Former South African President Nelson Mandela is not dead and "still there" his eldest daughter, Makaziwe, recently confirmed.
On June 8, the 94-year-old anti-apartheid hero was hospitalized for a recurring lung infection. In recent days it was claimed that he was on the brink of death, but Makaziwe blasted these reports. While Mandela is said to be frail and still being treated after nearly three weeks in a Pretoria hospital, his family insists that death reports in the media are premature and not appropriate.
"I won't lie, it doesn't look good but as I say, if we speak to him, he responds and tries to open his eyes. He's still there," Makaziwe said Wednesday to state broadcaster SABC after visiting her father.
"There's sort of a racist element with many of the foreign media, where they just cross boundaries. It's truly like vultures waiting when the lion has devoured the buffalo, waiting there for the last of the carcass," she complained. "That's the image we have as a family."
South Africa's President, Jacob Zuma, revealed Thursday that Mandela, who is arguably one of the world's most iconic leaders, had showed signs of improvement.
"He is much better today than he was when I saw him last night. The medical team continues to do a sterling job," Zuma said in a statement released by his office. The presidency said Mandela remains "critical but is now stable."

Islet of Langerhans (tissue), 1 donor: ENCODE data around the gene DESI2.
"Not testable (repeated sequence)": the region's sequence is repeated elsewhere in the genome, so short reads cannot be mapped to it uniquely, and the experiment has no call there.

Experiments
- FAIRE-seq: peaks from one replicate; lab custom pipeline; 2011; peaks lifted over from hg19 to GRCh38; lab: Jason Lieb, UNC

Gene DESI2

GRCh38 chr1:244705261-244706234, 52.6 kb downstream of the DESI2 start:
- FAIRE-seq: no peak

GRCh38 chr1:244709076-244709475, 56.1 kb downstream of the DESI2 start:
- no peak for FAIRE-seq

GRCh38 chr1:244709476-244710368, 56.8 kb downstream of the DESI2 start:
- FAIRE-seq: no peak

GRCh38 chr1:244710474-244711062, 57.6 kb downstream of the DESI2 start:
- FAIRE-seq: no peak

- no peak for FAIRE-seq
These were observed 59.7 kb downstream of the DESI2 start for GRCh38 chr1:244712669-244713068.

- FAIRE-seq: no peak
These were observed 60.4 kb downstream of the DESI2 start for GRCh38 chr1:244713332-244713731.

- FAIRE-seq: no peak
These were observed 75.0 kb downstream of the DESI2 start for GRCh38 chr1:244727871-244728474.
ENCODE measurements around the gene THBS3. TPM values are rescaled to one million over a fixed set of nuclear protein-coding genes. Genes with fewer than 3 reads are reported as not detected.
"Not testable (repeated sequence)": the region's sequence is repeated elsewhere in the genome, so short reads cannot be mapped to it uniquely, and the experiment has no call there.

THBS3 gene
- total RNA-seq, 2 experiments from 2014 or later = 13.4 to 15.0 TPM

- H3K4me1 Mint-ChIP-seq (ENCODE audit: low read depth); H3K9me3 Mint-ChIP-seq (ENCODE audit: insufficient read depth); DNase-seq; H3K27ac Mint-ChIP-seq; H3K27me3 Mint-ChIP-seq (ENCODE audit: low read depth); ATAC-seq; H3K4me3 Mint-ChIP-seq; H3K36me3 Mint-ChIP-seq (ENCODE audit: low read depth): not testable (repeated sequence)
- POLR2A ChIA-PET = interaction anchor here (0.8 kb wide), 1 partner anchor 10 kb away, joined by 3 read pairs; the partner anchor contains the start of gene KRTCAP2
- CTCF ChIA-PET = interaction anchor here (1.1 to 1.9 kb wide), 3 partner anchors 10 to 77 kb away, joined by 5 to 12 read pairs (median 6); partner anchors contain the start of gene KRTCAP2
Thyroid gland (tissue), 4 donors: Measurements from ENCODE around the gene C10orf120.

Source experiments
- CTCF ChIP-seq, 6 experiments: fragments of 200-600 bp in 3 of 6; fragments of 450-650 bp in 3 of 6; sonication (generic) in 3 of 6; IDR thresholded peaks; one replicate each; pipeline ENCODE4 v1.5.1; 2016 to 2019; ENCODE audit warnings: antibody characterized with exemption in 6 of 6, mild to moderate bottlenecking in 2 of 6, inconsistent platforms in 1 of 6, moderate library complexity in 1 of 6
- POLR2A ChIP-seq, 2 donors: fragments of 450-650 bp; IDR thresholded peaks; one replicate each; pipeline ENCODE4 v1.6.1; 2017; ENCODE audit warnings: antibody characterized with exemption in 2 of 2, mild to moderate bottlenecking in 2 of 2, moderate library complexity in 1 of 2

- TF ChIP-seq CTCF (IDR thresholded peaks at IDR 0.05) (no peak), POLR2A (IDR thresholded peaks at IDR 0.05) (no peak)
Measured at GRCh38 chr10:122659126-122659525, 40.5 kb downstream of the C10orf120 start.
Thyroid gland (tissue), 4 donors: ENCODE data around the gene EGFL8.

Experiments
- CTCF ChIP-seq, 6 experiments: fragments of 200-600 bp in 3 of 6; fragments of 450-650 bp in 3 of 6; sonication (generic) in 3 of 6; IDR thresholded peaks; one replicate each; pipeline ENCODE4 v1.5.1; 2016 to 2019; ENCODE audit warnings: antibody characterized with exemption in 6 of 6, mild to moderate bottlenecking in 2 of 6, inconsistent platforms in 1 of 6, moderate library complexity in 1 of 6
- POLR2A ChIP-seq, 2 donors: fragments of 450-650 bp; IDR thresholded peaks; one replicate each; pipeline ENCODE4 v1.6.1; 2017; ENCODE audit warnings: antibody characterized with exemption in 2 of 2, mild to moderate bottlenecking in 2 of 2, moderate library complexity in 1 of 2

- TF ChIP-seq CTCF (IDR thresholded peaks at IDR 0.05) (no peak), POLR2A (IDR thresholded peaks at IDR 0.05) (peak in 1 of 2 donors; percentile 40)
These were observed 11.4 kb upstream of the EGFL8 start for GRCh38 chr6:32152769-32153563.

U.S. President Barack Obama, who is currently traveling throughout Africa, sent well wishes to the man he referred to as "a hero for the world" ahead of his visit to South Africa. Obama Obama will visit the nation on Saturday as part of a three-country tour, but is not expected to meet with Mandela.
"He's a personal hero, but I don't think I'm unique in that regard," Obama said at a news conference in Dakar with Senegalese President Macky Sall.
"I think he's a hero for the world. And if and when he passes from this place, one thing I think we'll all know is that his legacy is one that will linger on throughout the ages," he added.